Reflection: Is Real Life Rubbish?

  • Canon Pat Browne
  • (Updated )

Lent has now begun. The word Lent means lengthening. The days are getting longer. The light is moving more and more into our world and pushing the darkness of winter away. Spiritually, Lent is about letting the Light which is Christ come more and more into our lives. Letting him drive out all darkness from us.

A few weeks ago I was in an art gallery at an exhibition of contemporary art. I have never been a huge fan. So much of it as far as I could see is just rubbish. There was one exhibit which caught my eye and I haven't been able to forget. It was literally a pile of rubbish in a corner of a room - an empty coke can, a half-used toilet roll, a dirty paint-brush, bits of wood, a ball of twine. An empty paint tin. You get the picture. It looked a mess.

What made it special and very memorable was - that when you shed a light on it all from a particular angle it cast a shadow of two perfectly formed people sitting with their backs to each other. It was magical.

The asking price as it was going to auction was £18,000 to £22,000. It was called Real Life is Rubbish!

It came flooding back into my mind last Wednesday as the people came to church and each one of us was daubed on our forehead with ashes and told you are dust and to dust you will return.

Yes we are made from the dust of the earth - rubbish!

Yet a few moments later on in that same Ash Wednesday Mass we came up again to be given the gift of Jesus himself through whom this world was made, and we were taken into his life as brothers and sisters. Our Faith telling us, now you have been raised to a new dignity as the sons and daughters of God.

So going back to the art exhibit - Is Real Life Rubbish? What makes it so for some people? I have been thinking a lot about this. The shadow that the pile of rubbish cast so beautifully on the wall had the two people sitting with their backs to each other. They were not looking at each other. Each one seemed lost in their own thoughts. There was no communication between them. Each one seemed isolated from the other. Lonely. Alone.

Isolation is a rubbish life.

It would have been so easy for the artist to make it different. To rearrange the rubbish so that the shadow cast would have them turned around, looking at each other, sharing and communicating.

Lent is about asking us to turn around - to look at each other and see each other. To look at God and see him in the places where is waiting to be found.

So much of the time we are looking but not seeing. We are locked into our own introverted worlds - even with the people we are living with. We don't see them. We don't know them. And that is sad when it is happening between those who have been married for years or between parents and children. You can be in a family and feel very alone.

The word we have for this turning around and looking and really seeing is reconciliation. To Reconcile comes from the Latin word Cilia. Cilia means eyelashes. Look so closely and really that you are looking the person in the eye. You are both eyelashes to eyelashes.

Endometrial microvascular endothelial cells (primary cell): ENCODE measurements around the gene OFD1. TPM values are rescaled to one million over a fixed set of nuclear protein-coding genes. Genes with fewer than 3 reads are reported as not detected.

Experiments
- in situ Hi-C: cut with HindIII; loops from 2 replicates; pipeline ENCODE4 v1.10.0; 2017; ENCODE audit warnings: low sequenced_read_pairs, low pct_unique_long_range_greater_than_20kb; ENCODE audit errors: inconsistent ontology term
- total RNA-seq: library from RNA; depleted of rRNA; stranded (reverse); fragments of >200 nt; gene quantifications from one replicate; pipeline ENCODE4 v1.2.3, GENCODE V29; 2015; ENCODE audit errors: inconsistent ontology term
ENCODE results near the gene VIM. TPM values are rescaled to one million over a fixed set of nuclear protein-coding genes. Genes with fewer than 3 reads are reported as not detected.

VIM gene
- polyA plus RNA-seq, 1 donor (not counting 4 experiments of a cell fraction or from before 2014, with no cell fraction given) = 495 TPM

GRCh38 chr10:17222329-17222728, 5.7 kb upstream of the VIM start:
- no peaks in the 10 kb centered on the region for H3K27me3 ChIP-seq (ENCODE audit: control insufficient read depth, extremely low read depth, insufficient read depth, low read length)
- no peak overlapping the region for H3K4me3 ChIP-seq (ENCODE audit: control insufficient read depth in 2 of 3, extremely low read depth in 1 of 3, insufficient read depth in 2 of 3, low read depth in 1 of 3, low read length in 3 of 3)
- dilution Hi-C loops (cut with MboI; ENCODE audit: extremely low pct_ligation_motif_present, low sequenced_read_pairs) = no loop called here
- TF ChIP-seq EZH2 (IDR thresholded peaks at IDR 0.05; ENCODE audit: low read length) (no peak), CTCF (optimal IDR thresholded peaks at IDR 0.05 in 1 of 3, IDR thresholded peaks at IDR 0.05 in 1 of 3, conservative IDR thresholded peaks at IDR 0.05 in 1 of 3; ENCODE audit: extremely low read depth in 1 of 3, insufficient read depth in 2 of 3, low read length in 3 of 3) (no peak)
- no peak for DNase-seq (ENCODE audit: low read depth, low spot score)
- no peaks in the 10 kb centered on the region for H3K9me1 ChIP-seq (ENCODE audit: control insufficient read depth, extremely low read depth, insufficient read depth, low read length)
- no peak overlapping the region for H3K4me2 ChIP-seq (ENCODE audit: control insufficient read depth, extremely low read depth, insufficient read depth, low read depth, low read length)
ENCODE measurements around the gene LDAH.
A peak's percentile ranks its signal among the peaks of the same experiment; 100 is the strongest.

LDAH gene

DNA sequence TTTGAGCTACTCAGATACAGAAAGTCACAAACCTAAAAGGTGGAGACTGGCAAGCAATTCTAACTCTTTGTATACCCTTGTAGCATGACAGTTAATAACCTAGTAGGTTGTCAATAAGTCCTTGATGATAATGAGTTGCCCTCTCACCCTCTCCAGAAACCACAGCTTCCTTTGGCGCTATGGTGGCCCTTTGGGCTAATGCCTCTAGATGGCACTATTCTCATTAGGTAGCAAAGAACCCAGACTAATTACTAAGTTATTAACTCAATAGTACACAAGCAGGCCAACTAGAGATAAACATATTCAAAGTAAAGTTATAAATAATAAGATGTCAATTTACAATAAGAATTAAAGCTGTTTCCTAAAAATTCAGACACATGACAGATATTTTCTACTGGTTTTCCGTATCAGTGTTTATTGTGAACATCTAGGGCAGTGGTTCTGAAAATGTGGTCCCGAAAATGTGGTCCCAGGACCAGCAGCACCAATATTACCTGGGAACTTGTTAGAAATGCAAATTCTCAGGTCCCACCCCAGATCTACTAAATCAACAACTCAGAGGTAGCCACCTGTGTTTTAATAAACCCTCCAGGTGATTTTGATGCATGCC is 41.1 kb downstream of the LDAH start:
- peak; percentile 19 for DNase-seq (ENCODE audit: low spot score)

Not being able to look at someone is a sign there is something wrong. Lent is asking us to put that right. Be reconciled to God. Be reconciled to each other.

You may not even have fallen out. But you are not relating. You are not looking at the people you say you love…and when that happens it seems like you don't care. My friend in South Africa tells me the Zulu greeting Sawubona means "I see you". I see your personality. I see your humanity. I see your dignity and respect.

Now I have some suggestions what we could do for Lent. Not so much give things up as take things on. As a couple you are years together. When did you last go out on a date - just the two of you? Courting is not something that should only happen before people settle down together but even more so when they have been together a long time. Courtship is finding out what pleases the other in order that I might do so. That should never stop. So find time for each other again. Go out for a meal together. Look at each other across a table at a meal and see the other person. Really see them and know them again.

The same with God. Make time for him in every day. Make a resolution that by the time you go to bed at night during this Lent, it will not have been a God-less day. You will have consciously brought him into the day somehow. Identify a time when you are on your own in the day and make that God's time. It might have to be when you are in the shower. Or walking to work or to get the tube. But bring God into the day. And really "See" the poor as well.

When we do these things we find that life is not rubbish any more. Why? Because we are letting the light of God's love shine to bring us together not just in shadows but in person. Let's do this for Lent.

The exhibit sold by the way, for $75,000 dollar in the end. I can see why.

(Canon Pat Browne, gave this homily on the first Sunday of Lent at Holy Apostles, Pimlico.)

Tags: Lent, Canon Pat Browne, Rubbish

We Need Your Support

ICN aims to provide speedy and accurate news coverage of all subjects of interest to Catholics and the wider Christian community. As our audience increases - so do our costs. We need your help to continue this work.

Please support our journalism by donating today.